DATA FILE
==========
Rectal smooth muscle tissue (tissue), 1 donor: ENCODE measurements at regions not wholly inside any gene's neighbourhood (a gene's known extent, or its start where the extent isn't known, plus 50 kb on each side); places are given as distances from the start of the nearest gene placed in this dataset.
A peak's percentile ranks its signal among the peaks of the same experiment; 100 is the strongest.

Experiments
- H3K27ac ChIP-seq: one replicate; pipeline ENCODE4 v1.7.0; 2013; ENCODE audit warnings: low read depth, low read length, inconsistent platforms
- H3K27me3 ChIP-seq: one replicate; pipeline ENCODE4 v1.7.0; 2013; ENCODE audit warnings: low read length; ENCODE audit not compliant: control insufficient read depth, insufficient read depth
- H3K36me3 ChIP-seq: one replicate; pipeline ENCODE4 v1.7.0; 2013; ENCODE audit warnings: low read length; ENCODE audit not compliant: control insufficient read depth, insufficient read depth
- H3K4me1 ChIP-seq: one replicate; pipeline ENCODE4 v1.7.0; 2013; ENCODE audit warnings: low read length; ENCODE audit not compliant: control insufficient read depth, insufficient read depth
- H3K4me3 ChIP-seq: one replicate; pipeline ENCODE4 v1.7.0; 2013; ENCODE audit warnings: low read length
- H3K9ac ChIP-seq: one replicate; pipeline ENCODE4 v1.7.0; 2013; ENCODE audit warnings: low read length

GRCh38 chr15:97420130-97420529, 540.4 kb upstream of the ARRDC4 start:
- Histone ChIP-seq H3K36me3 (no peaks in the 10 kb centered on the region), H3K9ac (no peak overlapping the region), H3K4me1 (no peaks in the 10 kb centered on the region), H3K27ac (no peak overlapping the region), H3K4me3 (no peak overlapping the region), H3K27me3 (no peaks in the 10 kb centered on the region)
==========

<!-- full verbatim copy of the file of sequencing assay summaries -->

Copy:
Rectal smooth muscle tissue (tissue), 1 donor: ENCODE measurements at regions not wholly inside any gene's neighbourhood (a gene's known extent, or its start where the extent isn't known, plus 50 kb on each side); places are given as distances from the start of the nearest gene placed in this dataset.
A peak's percentile ranks its signal among the peaks of the same experiment; 100 is the strongest.

Experiments
- H3K27ac ChIP-seq: one replicate; pipeline ENCODE4 v1.7.0; 2013; ENCODE audit warnings: low read depth, low read length, inconsistent platforms
- H3K27me3 ChIP-seq: one replicate; pipeline ENCODE4 v1.7.0; 2013; ENCODE audit warnings: low read length; ENCODE audit not compliant: control insufficient read depth, insufficient read depth
- H3K36me3 ChIP-seq: one replicate; pipeline ENCODE4 v1.7.0; 2013; ENCODE audit warnings: low read length; ENCODE audit not compliant: control insufficient read depth, insufficient read depth
- H3K4me1 ChIP-seq: one replicate; pipeline ENCODE4 v1.7.0; 2013; ENCODE audit warnings: low read length; ENCODE audit not compliant: control insufficient read depth, insufficient read depth
- H3K4me3 ChIP-seq: one replicate; pipeline ENCODE4 v1.7.0; 2013; ENCODE audit warnings: low read length
- H3K9ac ChIP-seq: one replicate; pipeline ENCODE4 v1.7.0; 2013; ENCODE audit warnings: low read length

GRCh38 chr15:97420130-97420529, 540.4 kb upstream of the ARRDC4 start:
- Histone ChIP-seq H3K36me3 (no peaks in the 10 kb centered on the region), H3K9ac (no peak overlapping the region), H3K4me1 (no peaks in the 10 kb centered on the region), H3K27ac (no peak overlapping the region), H3K4me3 (no peak overlapping the region), H3K27me3 (no peaks in the 10 kb centered on the region)